In the early days, the Vale was all forest, from mountain to mountain. Trice Lake was smaller and buried deep in the wild wood of the endless forest. With the setting of the wardstones and the banishment of the unhumans and other evils to the lands beyond the northern mountains, the land had slowly changed over the millennia; developing more open grassland and warmer climes. The worst of the beasts of the wood had faded, and plants that exhibited poisonous or noxious qualities became rarer. The land remade itself for man, and man, it was said, was sometimes remade for the land.

Such were the origins of Wood Witches, this book supposed. It was suggested within it that those others of magic were a part of the accommodation as well. Weather Witches, Mage-healers, Water Witches, Truth-tellers and the like. So said 'Legends of the Vale', and indeed it spoke of others, now gone from the world, or buried away from the eyes of man. Bog-Kings and River-sprites; Sea-sprites and Dust-riders. The legends, whose origins were always suspect, spoke of the role of men as the new Guardians of Gaen, a job we had been called to assume in place of the Elder Guardians, whose existence was only guessed at; who, if they had once existed, left no trace of themselves, only the rare bit of ancient magic, such as that left within the chestnut tree across the pond from where I sat.

"You were long at your studies tonight," Ilesa said from the dark of her furs.

"I read old tracts that guess about the meaning of the north wood and the Vale, and about the manner of man's coming to Gaen and what our coming means."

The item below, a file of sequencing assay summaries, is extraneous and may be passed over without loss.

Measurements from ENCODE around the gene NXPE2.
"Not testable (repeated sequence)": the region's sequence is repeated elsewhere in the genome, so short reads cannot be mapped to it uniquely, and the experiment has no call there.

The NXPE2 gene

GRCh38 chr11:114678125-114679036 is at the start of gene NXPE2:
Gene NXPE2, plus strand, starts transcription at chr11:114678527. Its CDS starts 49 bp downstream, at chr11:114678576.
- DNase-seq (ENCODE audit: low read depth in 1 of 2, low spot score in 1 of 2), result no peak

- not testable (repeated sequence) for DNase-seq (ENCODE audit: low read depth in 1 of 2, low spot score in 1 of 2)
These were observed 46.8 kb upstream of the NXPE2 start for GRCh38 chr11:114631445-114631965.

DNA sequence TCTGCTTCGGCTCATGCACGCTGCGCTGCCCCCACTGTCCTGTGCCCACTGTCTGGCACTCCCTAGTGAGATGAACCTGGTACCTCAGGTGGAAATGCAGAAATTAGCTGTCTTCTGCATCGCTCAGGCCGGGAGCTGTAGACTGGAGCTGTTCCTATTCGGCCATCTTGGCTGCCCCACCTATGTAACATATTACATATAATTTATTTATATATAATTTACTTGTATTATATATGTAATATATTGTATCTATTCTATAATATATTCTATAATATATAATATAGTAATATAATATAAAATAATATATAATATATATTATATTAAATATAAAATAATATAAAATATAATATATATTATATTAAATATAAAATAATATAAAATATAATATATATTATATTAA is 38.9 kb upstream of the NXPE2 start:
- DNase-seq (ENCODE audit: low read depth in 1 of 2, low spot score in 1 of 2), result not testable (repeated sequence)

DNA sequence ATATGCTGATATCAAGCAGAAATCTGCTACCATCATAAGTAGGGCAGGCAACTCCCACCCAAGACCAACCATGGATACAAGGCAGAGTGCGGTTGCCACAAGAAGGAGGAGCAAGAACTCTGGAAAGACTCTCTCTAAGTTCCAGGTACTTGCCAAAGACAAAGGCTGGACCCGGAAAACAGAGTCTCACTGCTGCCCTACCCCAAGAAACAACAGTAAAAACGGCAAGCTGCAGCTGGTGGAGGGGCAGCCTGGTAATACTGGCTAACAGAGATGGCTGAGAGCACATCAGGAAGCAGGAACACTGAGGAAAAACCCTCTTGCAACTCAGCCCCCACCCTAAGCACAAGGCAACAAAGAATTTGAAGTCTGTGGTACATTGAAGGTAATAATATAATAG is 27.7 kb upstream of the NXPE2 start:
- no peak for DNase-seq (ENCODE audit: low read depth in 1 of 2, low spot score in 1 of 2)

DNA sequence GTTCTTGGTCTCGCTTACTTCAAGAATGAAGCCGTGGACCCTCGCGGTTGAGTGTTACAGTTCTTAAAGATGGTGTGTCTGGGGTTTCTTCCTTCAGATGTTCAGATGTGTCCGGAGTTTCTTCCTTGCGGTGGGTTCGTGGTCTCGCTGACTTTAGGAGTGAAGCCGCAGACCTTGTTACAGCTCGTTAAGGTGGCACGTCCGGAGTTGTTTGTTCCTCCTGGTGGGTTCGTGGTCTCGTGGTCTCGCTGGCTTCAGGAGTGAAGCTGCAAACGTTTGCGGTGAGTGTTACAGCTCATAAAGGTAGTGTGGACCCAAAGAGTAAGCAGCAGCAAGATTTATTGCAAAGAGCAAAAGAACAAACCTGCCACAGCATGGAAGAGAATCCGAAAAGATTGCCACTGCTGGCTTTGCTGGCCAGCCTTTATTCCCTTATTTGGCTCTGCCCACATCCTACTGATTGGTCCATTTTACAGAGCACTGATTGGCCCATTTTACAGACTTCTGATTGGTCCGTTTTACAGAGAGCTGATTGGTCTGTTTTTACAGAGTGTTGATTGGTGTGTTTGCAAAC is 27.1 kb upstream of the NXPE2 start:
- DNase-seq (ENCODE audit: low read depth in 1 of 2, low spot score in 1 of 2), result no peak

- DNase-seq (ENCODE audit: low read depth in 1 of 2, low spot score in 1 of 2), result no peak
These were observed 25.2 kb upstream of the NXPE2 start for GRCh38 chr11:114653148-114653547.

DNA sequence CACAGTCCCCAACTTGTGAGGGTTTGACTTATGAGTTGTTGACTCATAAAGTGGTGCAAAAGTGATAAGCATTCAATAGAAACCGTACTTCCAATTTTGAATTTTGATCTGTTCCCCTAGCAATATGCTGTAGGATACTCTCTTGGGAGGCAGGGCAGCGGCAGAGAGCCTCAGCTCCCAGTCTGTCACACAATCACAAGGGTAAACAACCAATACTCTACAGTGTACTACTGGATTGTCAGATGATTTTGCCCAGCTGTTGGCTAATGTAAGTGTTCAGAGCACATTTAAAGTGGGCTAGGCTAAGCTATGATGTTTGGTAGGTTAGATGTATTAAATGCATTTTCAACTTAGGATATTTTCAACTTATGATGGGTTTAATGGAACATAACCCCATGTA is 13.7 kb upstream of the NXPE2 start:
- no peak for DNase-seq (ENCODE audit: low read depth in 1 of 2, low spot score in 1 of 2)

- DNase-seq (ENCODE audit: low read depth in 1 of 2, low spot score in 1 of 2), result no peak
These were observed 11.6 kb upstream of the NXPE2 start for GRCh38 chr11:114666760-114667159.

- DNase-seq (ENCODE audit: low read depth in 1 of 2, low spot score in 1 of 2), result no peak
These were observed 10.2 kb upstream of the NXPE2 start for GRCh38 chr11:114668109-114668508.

"Somewhere in it is buried the truth behind my Wood-witchery?"

"Perhaps," I admitted. "The problem with legends is that they are based on nothing, or almost nothing. Legends such as these are as tenuous as the words the deists worship."

"The deists? I thought they worshipped some god or another?"

"So they will tell you, but the god they speak of is so unprovable, so untraceable, so undemonstrative, that all they have left to worship are the words they themselves have written about him. It is a strange sort of narcissism, in the end."

"so it seems. Strange indeed."

I had stripped out of my day clothes and into my furs while we spoke. When Ilesa realized that I had done so, she asked. "Are you not setting wards tonight?"

"Given where we sleep tonight, and what you know of it, do you think it is necessary?"

"No," she chuckled. "I guess we are safe tonight, aren't we?"

"Indeed so," I agreed. "Do you still feel your connection?"

"Of course."

"If something came in the night, would you not know it, through that connection?"

"So it would seem," Ilesa sighed.

"Then let us both sleep well tonight."

"Sleep well," Ilesa answered.

I usually rose first in the morning, but this morning Ilesa stirred just before me. Perhaps the chestnut had her awake with the sound of morning moving across the forest. Whatever the reason, for the first time during our journey, I was able to lay in my furs and watch her putting her trail clothes on, as she had watched me in days past.

It wasn't that this provided a view of something not visible otherwise, except for some bare forearm and some calf and ankle. I saw as much whenever we found ourselves someplace where we could wash off the dirt of the trail. It was different because I was watching a woman rising from her bed. Conceptually, it brought some blood to rising that I was normally more successful at suppressing. A rising that kept me abed even longer than I might have otherwise, while I waited for it to subside.